Tagged With 4g

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We don't really have in-flight wi-fi in Australia yet, although both Virgin and Qantas are working on it. It's far more common throughout Europe and the US, but a consortium of European companies is taking a different approach to the new network it's building: instead of satellites dozens of kilometres above the Earth bouncing signals from ground stations to planes and back, the European Aviation Network uses 4G LTE beamed directly upwards from mobile phone towers.

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If you're living in a house out in the sticks that doesn't have fixed-line internet, or even a house in the city with a terrible ADSL connection — like me — then you have an alternative, provided your download quota requirements aren't too high. D-Link's DWR-921 is a router that you can plug a SIM into and have instant fast 4G access, as long as you're happy to pay Telstra or Optus or Vodafone for mobile data.

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Optus owns and maintains the largest fleet of satellites across Australia, but at the same time the number-two telco can't rival its larger competitor Telstra for mobile network coverage in rural and remote parts of Australia. It makes sense, then, for Optus to boost its coverage in black spots using a series of small cells — lower-powered portable radio nodes that are much easier to install than a full mobile tower — that connect to its satellite network. And that's exactly what the company is doing.

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Anyone who's ever signed up for a NBN connection or even a regular ADSL line knows how frustrating it is to wait for a tech appointment. But eventually, one day that might be a distant memory. Telstra has just announced plans to release a home modem router early next year that includes integrated 4G as well as a fixed-line connection — cutting what can sometimes be a painful wait for customers to get their home 'net connected.

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Although many Aussies wouldn't believe it if you told them, our country's 3G and 4G mobile networks are regularly ranked among the best in the world. In actual fact, South Korea is the only country that consistently ranks ahead of Australia for overall mobile network speed and 3G or 4G availability, and our average download smartphone download speeds have cracked 25Mbps for the first time ever. OpenSignal's sixth Global State of the Mobile Network report paints a glowing picture of Australia's mobile telecommunications infrastructure.

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As part of "a strategic commitment to ensure continued technological leadership" announced in its annual financial results today, Telstra is devoting the most money since it built its NextG 3G network in 2008 to further develop 4G and ready itself for 5G. $3 billion over the next three years will go towards network building and digitising its customer-facing service and sales setups.

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If you send a lot of text messages and make a lot of calls to your buddies around Australia, then you definitely want a mobile phone plan with unlimited SMS and national calling. You don't have to spend much money at all to make that happen, though — Vaya says it can do exactly that, plus a little bit of 4G data too, for just $16 a month.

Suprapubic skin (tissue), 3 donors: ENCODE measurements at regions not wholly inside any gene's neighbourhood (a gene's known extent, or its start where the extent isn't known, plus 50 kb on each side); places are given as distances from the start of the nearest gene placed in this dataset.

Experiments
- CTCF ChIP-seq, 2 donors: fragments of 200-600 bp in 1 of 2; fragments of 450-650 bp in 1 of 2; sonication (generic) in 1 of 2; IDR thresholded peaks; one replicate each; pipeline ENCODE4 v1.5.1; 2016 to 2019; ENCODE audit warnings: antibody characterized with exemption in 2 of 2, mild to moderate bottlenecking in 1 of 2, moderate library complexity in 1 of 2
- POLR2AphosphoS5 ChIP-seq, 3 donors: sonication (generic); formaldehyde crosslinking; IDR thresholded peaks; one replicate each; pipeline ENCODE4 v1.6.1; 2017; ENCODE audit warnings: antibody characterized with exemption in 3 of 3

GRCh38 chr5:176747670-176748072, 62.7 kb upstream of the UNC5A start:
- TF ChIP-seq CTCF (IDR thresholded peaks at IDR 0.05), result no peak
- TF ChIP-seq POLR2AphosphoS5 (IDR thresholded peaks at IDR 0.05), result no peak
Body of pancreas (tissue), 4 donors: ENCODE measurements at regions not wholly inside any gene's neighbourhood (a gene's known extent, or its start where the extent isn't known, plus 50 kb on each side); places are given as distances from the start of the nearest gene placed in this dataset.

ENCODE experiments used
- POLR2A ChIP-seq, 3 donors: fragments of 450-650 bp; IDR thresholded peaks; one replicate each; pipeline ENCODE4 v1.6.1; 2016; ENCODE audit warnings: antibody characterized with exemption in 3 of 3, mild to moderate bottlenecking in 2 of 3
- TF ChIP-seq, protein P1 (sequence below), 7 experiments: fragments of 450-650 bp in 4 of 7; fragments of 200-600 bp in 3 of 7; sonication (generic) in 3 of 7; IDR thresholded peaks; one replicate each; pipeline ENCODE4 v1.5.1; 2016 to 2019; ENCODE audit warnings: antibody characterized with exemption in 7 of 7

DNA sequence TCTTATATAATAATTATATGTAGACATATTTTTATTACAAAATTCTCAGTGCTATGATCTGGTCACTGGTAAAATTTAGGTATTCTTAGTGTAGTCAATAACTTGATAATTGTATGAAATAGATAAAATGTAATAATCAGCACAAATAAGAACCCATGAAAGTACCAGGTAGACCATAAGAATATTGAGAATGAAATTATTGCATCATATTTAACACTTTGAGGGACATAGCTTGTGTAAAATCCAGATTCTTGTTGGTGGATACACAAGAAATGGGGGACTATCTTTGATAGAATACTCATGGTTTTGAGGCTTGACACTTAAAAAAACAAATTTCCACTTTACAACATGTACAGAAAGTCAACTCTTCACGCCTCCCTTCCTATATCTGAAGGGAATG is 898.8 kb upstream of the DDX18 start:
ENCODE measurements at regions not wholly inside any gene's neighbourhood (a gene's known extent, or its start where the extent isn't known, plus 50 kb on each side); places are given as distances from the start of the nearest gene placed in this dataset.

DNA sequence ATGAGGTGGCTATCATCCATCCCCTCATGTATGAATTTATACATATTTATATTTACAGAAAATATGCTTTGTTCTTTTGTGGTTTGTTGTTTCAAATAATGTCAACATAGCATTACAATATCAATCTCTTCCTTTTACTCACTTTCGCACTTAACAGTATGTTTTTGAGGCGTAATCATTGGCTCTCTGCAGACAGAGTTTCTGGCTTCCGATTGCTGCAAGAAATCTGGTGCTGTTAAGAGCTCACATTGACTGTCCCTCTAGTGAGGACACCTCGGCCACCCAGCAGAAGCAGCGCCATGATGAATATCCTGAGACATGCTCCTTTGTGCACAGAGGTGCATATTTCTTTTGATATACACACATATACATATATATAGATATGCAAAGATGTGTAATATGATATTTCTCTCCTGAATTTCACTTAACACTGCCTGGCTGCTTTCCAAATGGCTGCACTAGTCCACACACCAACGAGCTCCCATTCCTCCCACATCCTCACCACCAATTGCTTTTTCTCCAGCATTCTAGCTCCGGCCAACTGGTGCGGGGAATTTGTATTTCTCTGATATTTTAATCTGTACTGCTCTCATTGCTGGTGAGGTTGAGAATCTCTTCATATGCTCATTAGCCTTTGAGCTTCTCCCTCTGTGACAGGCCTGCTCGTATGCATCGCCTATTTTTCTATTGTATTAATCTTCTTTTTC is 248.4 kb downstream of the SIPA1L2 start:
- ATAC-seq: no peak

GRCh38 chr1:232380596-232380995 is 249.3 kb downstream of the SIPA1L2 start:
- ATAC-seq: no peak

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If you've been to the snow in the last couple of years, you'll have had some trouble getting online on your smartphone. Australia's ski towns have been notoriously poorly served for high-speed mobile data, but that's been changing: Telstra now says its customers use nearly two terabytes of 4G data per week at Victoria's Mount Buller resort alone.

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Wireless coverage mapping expert OpenSignal has released its first ever report on the state of mobile networks within Australia, and its findings are pretty interesting, if not completely surprising: Telstra currently offers the fastest possible download speeds on 4G, but that comes at the cost of slightly higher latency where Vodafone and Optus swing ahead. Vodafone also wins out on the availability of its 4G networks, with a slight advantage over both its competitors.

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Optus has become the last of Australia's major telcos to introduce VoLTE — Voice over LTE — which allows customers to make and receive calls over the high-speed 4G Plus network. This saves phones from constantly having to switch between 3G and 4G while making calls, while also lending itself to clearer, more consistent calls.

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Vodafone has increased its 4G network by more than 20 per cent to now reach 95 per cent of Australians. This puts it in second place for 4G coverage in Australia, behind Telstra 4G at 96 per cent of the population and ahead of Optus 4G at 92 per cent of the population.

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Everybody loves speedy internet, so it's no surprise that every major telecom in the world is working to make it even faster. Smartphones, watches, homes and cars are increasingly requiring stable internet connections. In order to pipe in enough bandwidth for that precious wireless feed, we're going to need an entirely new form of wireless signal — that's where 5G comes in.

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Telstra will upgrade its 4GX mobile network in capital cities around Australia to support the LTE Category 16 standard this year, and plans to release the world's first 4G mobile broadband hotspot capable of 1Gbps download speeds in partnership with Netgear. In tests it has already run in real-world settings, the telco has seen download speeds north of 800Mbps. Your 4G is going to get fast.